Fishery policies are strongly linked to historical experience. In many fisheries, including some in the US and EU, fishermen are limited to harvesting species they have traditionally caught. Climate change is causing these species to shift across the map (Nye et al. 2009, Pinsky et al. 2013), often moving away from traditional fishing grounds, as well as altering species productivity (e.g., Pershing et al. 2015, Le Bris et al. 2018). If allocation policies remain fixed, fishermen must travel further to catch their traditional species, creating economic inefficiencies. If access shifts with the fish—for example, if fishermen in the north are granted access to species traditionally caught by fishermen in the south, the system will be more economically efficient. However, this transfer of access results in some fishermen losing economic opportunities and social identity.
Fishery policies and fishery management approaches were designed assuming that environmental conditions change gradually and vary within expected bounds. Climate change is causing rapid directional shifts in the environment, and as variance is overlaid on these trends, conditions are moving beyond the bounds of historical experience. These environmental changes are leading to social, economic, and ecological stress in traditional fisheries (Mills et al. 2013). There is a critical need to understand how different allocation systems perform in a changing climate, and to develop best practices for fishery managers trying to adapt allocation policies to meet social, economic, and ecological goals (Pinsky and Mantua, 2014).
Fishery management bodies must decide when and how to adjust access to fish stocks. Such decisions involve trade-offs between social, economic, and ecological goals. As climate change pushes fish from one region to another, managers will increasingly face demands from stakeholders to adjust allocations. There is already evidence of such issues arising within the US and international management systems. For example, Maine has proposed to gain access to black sea bass (a mid-Atlantic species that is moving into the Gulf of Maine) in the context of the Atlantic States Marine Fishery Commission’s state-by-state allocation system, and the recent dispute between Iceland and the European Union over mackerel offers an international example (Ørebech 2013). Unfortunately, the current approach to resolving these issues is typically to solve one particular political problem at a point in time (Stoll et al. 2016), not to develop a durable system that will continue to function well in the face of continued climate trends.
There is a crucial need to develop robust allocation policies that can meet multiple objectives in a changing ocean. Species distribution shifts are already challenging fishery management along the Northeast Shelf. As a result, the Mid-Atlantic Council Fishery Management Council and Atlantic States Marine Fisheries Commission convened workshops to discuss how distribution shifts are related to climate and how quota allocations may need to be adjusted given those changes. This project can contribute directly to these ongoing deliberations. In addition, designing allocation systems that provide some access to emerging fisheries will be critical for enabling fishing communities to adapt to climate impacts on the ecosystem.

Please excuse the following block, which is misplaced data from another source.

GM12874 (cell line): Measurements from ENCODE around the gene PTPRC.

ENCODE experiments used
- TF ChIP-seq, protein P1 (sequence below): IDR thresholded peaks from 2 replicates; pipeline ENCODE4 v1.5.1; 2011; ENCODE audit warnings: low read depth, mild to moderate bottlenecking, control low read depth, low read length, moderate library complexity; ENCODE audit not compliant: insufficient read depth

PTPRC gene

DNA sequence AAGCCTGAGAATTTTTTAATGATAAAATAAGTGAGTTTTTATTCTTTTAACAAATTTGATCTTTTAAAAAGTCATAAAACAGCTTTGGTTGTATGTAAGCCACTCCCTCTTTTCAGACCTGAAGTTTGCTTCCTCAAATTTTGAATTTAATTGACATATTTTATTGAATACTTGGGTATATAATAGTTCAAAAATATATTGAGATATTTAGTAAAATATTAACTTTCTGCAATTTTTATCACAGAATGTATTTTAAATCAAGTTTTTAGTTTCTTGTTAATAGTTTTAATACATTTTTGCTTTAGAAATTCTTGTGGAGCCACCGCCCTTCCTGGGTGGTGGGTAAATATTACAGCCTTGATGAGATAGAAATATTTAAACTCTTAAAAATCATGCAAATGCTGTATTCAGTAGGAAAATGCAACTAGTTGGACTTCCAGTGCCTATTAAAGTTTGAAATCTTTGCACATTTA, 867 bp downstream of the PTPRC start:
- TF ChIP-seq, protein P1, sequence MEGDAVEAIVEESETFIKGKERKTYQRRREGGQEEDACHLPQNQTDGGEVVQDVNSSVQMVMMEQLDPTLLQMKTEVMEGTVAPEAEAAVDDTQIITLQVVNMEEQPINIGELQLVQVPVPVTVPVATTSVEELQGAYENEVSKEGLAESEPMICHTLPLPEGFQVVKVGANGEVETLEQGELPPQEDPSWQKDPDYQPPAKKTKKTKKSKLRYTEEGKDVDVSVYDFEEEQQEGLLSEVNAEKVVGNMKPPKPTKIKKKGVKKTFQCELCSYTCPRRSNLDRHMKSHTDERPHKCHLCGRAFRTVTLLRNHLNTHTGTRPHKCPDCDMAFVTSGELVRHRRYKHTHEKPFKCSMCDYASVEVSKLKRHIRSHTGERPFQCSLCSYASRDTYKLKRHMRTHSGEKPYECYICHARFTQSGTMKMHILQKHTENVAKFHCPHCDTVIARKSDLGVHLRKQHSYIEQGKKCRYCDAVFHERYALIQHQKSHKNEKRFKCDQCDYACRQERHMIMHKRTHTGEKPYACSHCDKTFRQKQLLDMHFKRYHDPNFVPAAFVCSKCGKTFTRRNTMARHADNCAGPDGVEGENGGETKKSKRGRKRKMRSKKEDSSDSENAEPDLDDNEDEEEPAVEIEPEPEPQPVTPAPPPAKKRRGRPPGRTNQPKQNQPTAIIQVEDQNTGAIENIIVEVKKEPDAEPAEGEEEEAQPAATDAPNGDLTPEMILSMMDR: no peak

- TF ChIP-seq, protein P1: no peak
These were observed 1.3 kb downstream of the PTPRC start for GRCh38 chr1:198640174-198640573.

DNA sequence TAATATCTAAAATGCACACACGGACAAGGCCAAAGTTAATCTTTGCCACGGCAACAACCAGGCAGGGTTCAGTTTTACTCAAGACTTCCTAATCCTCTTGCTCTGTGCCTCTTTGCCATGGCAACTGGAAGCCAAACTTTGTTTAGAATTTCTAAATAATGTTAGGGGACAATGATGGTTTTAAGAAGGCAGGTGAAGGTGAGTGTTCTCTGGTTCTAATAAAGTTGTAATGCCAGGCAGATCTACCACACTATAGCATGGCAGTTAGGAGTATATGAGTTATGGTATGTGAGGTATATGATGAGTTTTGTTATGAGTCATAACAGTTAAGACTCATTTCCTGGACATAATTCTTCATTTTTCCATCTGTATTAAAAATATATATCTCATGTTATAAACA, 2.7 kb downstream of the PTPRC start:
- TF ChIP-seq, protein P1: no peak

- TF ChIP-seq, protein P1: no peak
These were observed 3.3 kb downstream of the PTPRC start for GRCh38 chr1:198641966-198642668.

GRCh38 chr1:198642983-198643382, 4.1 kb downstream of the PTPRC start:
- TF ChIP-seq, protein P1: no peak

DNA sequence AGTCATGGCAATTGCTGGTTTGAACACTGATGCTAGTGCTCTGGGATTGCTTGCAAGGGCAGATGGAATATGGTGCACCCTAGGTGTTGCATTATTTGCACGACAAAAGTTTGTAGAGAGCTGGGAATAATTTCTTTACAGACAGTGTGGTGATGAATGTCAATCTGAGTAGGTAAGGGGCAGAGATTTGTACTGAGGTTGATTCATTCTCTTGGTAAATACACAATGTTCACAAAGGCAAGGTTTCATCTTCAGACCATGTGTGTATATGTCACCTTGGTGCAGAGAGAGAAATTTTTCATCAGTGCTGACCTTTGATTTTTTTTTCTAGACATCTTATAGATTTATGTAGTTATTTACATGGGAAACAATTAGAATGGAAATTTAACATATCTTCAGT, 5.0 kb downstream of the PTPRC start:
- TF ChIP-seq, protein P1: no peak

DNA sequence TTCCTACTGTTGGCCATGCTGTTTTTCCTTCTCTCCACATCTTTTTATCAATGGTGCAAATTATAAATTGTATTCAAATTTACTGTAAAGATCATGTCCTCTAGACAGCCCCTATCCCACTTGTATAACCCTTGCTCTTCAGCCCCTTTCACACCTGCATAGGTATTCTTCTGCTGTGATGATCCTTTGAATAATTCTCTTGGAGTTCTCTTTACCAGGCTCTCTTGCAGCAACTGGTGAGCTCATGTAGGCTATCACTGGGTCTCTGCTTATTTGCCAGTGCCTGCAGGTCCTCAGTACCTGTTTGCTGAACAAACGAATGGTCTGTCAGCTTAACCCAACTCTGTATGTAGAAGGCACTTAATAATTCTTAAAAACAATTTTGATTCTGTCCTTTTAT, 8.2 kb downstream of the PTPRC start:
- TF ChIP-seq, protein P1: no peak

The Research Questions:
- What are the key dimensions that define resource allocation systems used in fisheries in the US and abroad?
- How have these systems performed as ocean conditions and fish stocks have changed?
- What are the specific allocation challenges and adaptation options within New England fisheries?
By answering these questions, we will provide fishery managers and fishery stakeholders with guidance that will allow them to discuss trade-offs as they grapple with how to adapt their allocation system to changes in fish distributions.
The Research Approach:
Climate-driven allocation challenges are apparent in many fisheries across the world. A main goal of our project will be to characterize different types of allocation systems used across multiple fisheries and to compare and contrast experiences of climate-affected fisheries operating in different policy contexts. This will allow us to develop strategies and advice that are broadly applicable to a range of fisheries and settings. We will then use the outcomes from our scientific review to launch a discussion among fishery stakeholders in the Northeast about allocation challenges and adaptation options
Read more about this project by visiting a page from our project sponsor, Lenfest Ocean Program.
Andrew Pershing, Ph.D.
Adjunct Scientist & Former Chief Scientific Officer[email protected]
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